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Last Mile plans to equip lampposts with access points: It’s really hard not to draw comparisons between this idea and the ill-fated Metricom in the United States. Metricom hung its access points on lampposts and rolled out its incredibly well-loved Ricochet service. It later shut down but has re-emerged in a couple of cities. One of many reasons cited for Metricom’s failure was that it used proprietary technology for its network. Last Mile has a chance of overcoming that challenge if it is using Wi-Fi.
Last Mile also hopes to save information on flash memory cards inside the lampposts about local pubs and shops. People with special software on their mobile devices can connect to the lamppost and access the information. The mobile phone companies have been talking about location-based services, such as the kind that would inform users of nearby venues, for many many years. Without any sort of location pinpointing technology, they have asked users to input zip codes or other location information to serve up the data. While such services have surely proved useful to many users, I wouldn’t imagine them capable of driving loads of usage or revenue for a company like Last Mile.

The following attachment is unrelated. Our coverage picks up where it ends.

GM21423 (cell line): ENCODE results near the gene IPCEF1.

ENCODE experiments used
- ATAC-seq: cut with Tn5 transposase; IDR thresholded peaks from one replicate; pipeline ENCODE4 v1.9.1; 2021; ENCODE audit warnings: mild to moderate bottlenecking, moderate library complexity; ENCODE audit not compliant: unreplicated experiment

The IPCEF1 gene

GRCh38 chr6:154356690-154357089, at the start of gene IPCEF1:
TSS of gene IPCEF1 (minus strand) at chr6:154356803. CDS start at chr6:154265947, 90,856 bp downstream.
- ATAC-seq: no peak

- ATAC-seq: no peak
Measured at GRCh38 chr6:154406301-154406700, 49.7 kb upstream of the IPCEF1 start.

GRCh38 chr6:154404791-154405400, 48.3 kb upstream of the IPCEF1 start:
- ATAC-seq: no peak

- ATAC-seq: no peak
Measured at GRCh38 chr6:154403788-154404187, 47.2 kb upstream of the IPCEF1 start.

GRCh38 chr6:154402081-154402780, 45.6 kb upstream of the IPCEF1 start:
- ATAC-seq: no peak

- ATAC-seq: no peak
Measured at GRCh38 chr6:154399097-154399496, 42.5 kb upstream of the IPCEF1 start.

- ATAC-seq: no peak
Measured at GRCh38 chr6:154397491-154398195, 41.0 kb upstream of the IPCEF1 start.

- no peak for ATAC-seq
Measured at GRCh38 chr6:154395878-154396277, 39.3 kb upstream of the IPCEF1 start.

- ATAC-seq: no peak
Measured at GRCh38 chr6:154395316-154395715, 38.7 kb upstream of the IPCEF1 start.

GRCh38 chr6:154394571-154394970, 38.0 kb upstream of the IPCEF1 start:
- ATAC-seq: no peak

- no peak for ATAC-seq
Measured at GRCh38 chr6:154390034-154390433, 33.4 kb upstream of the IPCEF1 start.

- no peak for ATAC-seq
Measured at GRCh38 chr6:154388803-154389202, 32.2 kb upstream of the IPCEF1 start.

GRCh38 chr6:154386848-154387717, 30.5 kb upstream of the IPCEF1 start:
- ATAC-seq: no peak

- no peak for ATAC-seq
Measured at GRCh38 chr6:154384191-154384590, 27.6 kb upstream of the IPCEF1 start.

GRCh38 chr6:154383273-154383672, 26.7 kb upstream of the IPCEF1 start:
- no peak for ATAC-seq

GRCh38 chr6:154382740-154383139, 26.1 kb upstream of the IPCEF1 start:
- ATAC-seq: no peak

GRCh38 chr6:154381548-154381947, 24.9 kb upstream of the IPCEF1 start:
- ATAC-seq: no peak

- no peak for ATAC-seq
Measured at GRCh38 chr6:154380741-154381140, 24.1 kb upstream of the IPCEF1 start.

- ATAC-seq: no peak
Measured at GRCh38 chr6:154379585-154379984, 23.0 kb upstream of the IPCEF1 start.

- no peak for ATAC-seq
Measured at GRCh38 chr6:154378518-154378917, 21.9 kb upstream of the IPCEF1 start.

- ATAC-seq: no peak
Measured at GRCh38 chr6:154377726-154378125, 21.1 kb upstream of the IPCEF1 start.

I’m curious to know about Last Mile’s agreements with cities to secure access to the lampposts. That was another problem that faced Metricom—the company often had difficulties securing deals with municipalities for the access.
Using lampposts as locations for access points isn’t a bad idea depending on your goal. It’s a fine plan for a network that is meant to blanket a wide area and is meant to serve a specific group of people who have demonstrated a demand for access to data around town. Last Mile is in fact hoping its network may be used by emergency services agencies. Last Mile’s success may also depend on exactly what kind of technology it uses.
Posted by nancyg at March 24, 2005 5:52 PM
Categories: municipal networks
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